The Complementary Effects of Islam and CSR: Some Empirical Evidence

  • Calvin W. H. Cheong Swinburne University of Technology Sarawak Campus
  • Nurul Ilma Salleh Swinburne University of Technology Sarawak Campus
  • Chorng Yuan Fung Swinburne University of Technology Sarawak Campus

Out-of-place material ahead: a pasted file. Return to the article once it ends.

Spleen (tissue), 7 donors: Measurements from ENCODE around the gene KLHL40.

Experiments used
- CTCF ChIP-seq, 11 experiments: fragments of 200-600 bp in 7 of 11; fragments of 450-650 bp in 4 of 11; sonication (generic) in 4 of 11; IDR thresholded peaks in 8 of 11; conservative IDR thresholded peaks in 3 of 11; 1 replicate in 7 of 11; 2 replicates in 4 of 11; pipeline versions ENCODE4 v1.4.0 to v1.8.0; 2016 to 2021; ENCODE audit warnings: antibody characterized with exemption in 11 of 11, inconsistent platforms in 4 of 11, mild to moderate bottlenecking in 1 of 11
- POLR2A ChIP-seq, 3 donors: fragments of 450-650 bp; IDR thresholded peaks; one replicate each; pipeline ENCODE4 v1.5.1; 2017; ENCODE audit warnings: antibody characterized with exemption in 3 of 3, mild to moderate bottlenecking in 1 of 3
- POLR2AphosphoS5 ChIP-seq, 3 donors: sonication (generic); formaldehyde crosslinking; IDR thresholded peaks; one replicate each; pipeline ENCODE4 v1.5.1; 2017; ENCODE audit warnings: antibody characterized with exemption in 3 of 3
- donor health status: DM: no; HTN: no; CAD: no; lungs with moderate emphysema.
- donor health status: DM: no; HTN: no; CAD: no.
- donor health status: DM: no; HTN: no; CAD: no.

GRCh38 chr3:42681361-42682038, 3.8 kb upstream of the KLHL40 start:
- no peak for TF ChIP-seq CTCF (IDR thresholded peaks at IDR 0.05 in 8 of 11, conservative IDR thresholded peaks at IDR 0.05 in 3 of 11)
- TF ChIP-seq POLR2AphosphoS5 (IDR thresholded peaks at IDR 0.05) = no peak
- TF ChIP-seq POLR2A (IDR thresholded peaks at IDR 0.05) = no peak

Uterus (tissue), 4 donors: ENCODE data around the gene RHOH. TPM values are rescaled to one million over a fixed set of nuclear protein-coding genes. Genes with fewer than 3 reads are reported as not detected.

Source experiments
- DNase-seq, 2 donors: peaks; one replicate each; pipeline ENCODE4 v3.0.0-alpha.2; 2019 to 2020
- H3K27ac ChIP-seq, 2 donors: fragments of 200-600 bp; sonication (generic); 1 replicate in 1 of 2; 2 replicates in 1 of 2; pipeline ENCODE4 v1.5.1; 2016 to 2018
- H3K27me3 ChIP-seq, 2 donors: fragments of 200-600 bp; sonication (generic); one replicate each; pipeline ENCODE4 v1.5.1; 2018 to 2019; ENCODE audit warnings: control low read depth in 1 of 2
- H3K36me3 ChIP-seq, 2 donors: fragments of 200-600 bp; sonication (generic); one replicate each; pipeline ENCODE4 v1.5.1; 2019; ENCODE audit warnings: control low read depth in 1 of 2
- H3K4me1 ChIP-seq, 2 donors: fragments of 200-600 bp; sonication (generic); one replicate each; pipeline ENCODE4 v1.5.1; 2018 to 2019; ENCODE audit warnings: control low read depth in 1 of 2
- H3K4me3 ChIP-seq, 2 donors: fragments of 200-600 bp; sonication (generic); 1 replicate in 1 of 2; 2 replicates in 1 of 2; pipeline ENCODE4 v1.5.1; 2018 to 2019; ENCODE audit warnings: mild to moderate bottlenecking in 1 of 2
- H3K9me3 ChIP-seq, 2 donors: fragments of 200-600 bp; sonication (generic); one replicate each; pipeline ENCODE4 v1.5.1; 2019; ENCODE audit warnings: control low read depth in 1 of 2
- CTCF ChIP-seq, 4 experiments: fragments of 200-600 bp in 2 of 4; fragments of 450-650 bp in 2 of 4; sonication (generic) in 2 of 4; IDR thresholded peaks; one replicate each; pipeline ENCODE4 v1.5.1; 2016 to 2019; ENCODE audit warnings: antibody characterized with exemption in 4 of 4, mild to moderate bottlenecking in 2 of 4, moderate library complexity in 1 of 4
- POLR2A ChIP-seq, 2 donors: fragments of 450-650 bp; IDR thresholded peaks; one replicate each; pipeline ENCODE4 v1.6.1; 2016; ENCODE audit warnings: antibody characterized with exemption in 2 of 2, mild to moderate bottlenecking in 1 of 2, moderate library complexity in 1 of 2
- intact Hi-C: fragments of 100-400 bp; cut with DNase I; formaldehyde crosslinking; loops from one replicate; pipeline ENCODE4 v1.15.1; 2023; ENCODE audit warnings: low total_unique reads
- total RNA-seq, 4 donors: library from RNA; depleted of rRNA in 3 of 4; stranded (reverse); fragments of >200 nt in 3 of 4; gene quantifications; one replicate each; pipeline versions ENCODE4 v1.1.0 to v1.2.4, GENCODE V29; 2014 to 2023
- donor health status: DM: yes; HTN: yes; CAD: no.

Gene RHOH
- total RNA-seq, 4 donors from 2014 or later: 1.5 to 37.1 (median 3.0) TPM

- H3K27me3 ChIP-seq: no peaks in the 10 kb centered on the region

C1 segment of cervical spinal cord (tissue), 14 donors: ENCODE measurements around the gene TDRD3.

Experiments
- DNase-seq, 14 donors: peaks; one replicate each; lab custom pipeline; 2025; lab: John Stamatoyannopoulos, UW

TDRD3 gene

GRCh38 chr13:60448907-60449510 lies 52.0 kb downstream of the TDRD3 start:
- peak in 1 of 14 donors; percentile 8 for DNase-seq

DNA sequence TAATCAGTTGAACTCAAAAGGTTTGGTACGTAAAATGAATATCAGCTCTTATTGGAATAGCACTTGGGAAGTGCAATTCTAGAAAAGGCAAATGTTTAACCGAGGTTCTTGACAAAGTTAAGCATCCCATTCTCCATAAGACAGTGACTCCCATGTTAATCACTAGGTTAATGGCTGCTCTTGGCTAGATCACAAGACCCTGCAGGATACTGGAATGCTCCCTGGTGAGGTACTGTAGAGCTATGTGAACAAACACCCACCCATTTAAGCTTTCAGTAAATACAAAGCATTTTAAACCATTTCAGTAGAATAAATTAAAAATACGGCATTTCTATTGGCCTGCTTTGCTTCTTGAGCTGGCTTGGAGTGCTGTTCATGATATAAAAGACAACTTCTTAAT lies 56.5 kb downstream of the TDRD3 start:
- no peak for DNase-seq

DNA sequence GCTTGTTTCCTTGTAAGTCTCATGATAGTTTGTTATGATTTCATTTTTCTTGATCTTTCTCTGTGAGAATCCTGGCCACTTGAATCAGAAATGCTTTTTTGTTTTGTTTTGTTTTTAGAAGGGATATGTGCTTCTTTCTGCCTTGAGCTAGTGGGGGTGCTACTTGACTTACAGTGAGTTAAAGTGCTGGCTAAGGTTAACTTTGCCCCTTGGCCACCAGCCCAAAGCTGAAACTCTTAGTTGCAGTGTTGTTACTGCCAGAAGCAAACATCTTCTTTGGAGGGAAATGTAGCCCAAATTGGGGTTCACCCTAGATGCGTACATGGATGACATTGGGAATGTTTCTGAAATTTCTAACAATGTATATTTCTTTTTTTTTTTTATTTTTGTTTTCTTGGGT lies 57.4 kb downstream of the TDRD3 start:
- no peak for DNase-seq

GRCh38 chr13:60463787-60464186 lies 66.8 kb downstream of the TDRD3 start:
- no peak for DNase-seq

This paper empirically investigates what has been claimed in the literature; that there are no significant differences between the Islamic and Western schools of business ethics. A proxy for the Western school is corporate social responsibility (CSR) while in the Islamic school, a reasonable approximation would be Shariah-compliance (SC). But because financial performance is not the main priority in CSR and SC, this study examines the effects CSR and SC has on firm resilience and firm risk. The regression estimates using an emerging market sample show that both CSR and SC improves firm resilience besides reducing firm risk in the following year. The findings empirically validate the claims made in the literature; that business ethics, Islamic or otherwise, are similar in substance and form. By empirically examining this claim, this study paves the way for a convergence of values and practices besides fostering greater unity between cultures.

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